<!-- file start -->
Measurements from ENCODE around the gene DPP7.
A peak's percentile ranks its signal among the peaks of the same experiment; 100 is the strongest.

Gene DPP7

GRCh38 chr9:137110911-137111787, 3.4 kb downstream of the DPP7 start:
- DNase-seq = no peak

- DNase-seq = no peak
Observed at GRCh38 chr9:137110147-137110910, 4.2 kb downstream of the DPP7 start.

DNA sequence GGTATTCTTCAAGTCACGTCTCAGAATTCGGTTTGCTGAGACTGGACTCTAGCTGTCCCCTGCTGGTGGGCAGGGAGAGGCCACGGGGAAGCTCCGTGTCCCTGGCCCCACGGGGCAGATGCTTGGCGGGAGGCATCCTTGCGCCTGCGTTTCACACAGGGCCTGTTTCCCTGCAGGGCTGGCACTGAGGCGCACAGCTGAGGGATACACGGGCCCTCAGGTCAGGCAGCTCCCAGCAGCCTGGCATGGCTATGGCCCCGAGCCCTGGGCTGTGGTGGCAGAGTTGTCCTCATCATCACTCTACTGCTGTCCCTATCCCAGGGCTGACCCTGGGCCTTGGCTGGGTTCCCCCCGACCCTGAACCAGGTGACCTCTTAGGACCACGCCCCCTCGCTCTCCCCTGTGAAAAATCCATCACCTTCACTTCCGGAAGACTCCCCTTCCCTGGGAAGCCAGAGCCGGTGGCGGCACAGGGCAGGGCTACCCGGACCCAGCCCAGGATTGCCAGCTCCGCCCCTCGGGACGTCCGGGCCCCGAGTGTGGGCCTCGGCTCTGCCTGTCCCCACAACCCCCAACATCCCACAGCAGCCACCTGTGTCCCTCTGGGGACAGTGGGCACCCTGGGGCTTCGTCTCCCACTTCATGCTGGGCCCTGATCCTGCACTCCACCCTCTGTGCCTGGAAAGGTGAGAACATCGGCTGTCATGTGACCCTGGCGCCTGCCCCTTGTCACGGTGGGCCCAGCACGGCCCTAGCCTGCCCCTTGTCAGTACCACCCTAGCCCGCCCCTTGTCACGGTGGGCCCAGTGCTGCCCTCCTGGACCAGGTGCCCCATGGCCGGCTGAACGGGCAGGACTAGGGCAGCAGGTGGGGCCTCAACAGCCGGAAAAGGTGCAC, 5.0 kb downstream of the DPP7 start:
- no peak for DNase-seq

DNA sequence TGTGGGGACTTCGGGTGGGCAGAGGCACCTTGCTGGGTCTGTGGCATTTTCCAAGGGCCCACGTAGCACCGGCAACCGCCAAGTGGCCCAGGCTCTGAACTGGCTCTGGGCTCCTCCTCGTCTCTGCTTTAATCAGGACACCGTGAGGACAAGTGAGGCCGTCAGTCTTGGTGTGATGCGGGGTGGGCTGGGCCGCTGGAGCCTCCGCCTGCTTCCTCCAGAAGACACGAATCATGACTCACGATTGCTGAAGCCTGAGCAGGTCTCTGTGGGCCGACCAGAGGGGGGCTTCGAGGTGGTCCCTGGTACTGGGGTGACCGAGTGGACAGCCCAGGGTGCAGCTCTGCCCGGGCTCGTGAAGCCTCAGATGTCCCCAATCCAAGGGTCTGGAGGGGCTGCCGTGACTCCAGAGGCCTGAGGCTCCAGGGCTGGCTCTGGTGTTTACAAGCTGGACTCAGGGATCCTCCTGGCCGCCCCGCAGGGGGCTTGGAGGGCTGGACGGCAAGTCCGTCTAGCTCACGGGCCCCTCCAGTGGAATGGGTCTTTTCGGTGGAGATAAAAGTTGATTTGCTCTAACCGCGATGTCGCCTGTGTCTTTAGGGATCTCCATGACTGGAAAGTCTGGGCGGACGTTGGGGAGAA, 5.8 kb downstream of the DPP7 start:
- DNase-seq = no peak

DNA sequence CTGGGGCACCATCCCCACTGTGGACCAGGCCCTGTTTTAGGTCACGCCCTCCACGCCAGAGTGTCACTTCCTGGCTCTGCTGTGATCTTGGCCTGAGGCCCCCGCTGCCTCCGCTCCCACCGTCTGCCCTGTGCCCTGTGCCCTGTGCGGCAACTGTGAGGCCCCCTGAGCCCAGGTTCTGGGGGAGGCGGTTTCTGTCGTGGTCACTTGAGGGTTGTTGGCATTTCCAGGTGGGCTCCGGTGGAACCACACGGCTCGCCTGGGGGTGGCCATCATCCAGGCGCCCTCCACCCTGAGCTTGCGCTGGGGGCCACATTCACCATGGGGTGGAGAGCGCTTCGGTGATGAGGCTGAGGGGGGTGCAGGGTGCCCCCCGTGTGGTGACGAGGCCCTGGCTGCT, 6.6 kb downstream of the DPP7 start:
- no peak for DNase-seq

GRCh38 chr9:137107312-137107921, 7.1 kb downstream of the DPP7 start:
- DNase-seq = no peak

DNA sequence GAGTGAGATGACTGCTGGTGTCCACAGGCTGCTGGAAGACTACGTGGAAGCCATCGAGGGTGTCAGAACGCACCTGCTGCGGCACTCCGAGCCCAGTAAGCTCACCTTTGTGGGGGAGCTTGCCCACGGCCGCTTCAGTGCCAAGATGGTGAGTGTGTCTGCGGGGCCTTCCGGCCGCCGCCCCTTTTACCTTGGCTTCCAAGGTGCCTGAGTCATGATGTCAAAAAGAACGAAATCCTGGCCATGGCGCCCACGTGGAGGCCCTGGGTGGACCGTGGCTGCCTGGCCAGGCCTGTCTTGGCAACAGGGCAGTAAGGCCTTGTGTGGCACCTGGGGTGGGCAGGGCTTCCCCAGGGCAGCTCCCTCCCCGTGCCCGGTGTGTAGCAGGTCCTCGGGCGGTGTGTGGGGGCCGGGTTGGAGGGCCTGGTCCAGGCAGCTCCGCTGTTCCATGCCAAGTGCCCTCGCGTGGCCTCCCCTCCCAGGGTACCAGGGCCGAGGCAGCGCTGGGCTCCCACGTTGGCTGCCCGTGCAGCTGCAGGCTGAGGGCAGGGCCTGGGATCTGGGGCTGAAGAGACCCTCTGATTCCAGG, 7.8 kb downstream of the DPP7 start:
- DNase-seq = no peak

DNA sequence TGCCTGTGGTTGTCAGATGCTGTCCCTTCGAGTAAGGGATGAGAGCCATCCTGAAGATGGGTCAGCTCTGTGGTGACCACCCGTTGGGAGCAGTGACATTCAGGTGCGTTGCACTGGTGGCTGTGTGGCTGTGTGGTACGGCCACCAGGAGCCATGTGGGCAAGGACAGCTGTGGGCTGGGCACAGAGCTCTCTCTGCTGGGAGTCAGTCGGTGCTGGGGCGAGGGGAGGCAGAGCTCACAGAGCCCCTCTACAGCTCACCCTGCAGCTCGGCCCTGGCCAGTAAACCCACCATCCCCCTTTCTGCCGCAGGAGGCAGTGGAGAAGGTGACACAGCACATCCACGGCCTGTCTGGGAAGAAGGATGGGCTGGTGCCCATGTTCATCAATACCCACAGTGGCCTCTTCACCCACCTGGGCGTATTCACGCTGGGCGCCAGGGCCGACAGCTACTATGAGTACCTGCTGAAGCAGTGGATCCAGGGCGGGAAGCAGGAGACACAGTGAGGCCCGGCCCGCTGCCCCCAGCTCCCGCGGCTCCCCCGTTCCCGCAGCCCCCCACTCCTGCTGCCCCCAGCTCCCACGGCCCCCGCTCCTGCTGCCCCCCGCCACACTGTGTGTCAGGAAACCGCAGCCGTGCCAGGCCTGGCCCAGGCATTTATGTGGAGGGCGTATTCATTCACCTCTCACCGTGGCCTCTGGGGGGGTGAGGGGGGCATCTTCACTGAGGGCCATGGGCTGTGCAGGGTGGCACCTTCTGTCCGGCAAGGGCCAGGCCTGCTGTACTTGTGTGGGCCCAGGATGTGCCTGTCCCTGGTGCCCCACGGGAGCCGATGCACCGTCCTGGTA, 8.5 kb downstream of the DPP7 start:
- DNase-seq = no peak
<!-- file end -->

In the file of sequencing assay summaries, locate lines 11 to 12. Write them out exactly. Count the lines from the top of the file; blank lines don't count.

- DNase-seq = no peak

DNA sequence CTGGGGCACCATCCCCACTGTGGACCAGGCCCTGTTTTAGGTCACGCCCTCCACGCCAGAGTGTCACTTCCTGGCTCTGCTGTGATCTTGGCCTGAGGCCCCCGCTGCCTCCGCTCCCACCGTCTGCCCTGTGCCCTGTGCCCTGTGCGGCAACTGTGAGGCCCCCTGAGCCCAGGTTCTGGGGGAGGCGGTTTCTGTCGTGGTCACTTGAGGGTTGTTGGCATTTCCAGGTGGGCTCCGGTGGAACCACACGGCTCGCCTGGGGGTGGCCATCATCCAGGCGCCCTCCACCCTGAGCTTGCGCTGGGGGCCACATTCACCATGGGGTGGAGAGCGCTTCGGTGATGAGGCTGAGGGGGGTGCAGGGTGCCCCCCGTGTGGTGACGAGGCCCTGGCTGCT, 6.6 kb downstream of the DPP7 start: